to Mr. Fish.
Lima, Peru , August 1, 1874. (Received August 24.)
Sir: I have the honor to inclose herewith a translation and copy of the message of President Pardo, addressed to the Congress of Peru on the 28th day of July last. The address was made orally, and was gracefully delivered. I send also a translation and copy of the reply to the message, made by Señor Muñoz, president of the senate, and presiding officer of the senate and congress assembled in one body, before which President Pardo’s message was delivered.
The Secretary of State will perceive in the message the following language:
The government does not abandon the idea and hope that the meeting of an American Congress may take place which shall bind together more closely the rations of the nations of this continent, and, by uniformizing many points of their legislation, facilitate exchanges by the adoption of general rules, and at the same time by common consent give force to several principles of international law, which would strengthen the national bonds of sympathy between Americans, and consequently render more remote all possibility of disagreements.
It is difficult to estimate the advantages which might result from this proposed American congress. A congress of diplomatic representatives from all the republics of this hemisphere could, and probably would, ultimately incorporate into the laws of nations all those humane principles which the Government of the United States from its origin has insisted constitute portions of the laws of nature, and on that account ought to be received by all governments as a part of international law. It is not unreasonable to anticipate that negotiations with that view would succeed with the new republics of Spanish America, notwithstanding the failure of protracted negotiations of the United States on the [Page 805] same subject with the old governments of Europe. The governments of the old world are antitypical and traditionary, hence their representatives heed the voice of reasonless than the representatives of republics whose institutions are founded on the broad basis of nature’s laws. The diplomatic representatives of the great republic in a diplomatic congress of the republics of America could not fail hi their efforts to establish laws of nations, for peace or war, founded in the eternal principles of right, justice, and humanity, and such laws, having the sanction of all the governments of this hemisphere, would inevitably, at no distant day, be accepted as the rules of international conduct for the civilized world. Even if the proposed convention, contrary to all reasonable calculations, resulted only in an agreement that arbitration should be the resort of nations in all cases to avoid wars, the convention would wear in all time to come a crown of glory, like that which the administration of President Grant must wear, for its Geneva arbitration, on the pages of the history of the world.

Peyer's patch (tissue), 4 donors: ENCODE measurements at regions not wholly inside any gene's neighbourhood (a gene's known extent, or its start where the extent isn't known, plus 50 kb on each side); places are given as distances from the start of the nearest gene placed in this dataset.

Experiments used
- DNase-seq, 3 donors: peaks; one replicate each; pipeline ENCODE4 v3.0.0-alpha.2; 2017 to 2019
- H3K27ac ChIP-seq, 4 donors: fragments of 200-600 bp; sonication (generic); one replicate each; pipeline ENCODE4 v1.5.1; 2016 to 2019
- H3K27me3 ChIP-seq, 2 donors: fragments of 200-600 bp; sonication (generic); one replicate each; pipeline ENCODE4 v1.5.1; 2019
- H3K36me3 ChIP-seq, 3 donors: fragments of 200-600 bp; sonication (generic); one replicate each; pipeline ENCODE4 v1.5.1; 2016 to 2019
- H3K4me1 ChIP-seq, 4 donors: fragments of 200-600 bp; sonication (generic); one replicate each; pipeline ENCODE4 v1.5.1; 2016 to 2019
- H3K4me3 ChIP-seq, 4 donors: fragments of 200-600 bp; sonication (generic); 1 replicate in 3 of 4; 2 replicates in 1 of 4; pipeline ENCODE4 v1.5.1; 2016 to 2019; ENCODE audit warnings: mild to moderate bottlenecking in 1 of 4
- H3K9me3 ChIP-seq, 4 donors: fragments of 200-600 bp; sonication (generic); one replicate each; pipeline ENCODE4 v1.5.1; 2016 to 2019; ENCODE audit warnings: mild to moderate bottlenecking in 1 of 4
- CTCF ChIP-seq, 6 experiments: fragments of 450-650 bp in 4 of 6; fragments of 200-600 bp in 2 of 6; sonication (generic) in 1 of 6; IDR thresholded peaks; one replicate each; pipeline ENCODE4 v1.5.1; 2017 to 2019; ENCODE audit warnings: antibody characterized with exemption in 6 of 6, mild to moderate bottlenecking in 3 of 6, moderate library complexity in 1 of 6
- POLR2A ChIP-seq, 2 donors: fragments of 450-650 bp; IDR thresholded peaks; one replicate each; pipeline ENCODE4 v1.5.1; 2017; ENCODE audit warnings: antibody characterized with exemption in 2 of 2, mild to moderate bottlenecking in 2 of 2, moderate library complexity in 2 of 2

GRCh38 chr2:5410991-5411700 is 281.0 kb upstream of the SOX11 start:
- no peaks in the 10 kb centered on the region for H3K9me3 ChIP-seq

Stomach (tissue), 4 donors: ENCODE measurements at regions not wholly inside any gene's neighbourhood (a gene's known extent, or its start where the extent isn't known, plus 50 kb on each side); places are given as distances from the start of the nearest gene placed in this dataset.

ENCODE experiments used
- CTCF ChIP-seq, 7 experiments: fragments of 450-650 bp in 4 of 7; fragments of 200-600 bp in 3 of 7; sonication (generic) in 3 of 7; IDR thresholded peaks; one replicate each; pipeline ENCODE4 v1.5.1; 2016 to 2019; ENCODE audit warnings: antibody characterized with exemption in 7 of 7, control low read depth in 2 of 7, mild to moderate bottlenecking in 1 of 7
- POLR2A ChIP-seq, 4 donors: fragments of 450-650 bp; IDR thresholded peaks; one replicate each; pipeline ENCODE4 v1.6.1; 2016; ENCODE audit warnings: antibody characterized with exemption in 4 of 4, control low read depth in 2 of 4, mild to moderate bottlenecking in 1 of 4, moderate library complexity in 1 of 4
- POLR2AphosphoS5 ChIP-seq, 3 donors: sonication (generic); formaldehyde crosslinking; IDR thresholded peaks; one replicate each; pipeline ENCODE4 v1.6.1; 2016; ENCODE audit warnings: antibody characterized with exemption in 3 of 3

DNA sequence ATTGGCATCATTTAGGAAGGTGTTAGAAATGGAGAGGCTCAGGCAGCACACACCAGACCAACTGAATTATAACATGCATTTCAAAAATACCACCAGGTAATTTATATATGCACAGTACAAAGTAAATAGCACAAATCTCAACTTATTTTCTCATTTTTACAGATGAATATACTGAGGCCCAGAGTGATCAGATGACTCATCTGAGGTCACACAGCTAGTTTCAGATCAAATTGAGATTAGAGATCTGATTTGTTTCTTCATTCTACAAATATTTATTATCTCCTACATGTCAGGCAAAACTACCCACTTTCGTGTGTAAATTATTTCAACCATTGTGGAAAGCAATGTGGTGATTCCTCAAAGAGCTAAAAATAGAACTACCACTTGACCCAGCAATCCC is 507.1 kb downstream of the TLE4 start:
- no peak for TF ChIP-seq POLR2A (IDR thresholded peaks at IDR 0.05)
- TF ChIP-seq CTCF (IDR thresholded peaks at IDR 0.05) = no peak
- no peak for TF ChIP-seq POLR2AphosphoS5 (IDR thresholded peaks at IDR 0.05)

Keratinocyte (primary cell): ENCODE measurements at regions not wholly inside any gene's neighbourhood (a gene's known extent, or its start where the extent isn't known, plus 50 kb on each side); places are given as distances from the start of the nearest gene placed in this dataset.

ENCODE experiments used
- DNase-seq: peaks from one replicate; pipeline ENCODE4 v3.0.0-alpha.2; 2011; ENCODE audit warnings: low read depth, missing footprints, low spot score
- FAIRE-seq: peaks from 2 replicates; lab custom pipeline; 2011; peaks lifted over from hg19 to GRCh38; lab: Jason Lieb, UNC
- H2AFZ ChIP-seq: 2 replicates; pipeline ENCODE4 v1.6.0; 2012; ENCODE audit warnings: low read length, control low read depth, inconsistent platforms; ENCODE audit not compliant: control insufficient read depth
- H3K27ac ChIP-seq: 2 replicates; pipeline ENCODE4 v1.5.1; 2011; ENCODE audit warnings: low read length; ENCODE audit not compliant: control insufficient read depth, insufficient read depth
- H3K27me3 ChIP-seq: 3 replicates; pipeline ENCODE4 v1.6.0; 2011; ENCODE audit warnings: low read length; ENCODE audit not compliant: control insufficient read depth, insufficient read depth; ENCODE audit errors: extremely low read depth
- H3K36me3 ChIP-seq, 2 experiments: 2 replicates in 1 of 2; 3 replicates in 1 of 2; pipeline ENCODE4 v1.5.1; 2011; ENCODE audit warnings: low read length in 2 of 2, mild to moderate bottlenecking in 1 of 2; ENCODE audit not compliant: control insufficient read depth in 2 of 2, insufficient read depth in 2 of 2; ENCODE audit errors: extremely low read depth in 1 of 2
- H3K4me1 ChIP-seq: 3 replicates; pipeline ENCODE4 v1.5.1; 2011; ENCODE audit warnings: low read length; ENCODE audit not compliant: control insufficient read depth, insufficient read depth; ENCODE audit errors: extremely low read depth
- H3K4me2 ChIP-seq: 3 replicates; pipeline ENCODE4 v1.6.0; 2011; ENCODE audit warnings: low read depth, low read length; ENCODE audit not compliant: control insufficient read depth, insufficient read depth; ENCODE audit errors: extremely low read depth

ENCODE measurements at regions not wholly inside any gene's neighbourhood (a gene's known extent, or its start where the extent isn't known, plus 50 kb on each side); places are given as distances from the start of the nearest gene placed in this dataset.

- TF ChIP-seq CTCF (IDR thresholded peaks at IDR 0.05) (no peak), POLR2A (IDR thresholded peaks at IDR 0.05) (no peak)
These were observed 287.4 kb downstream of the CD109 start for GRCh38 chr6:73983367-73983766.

I am, &c.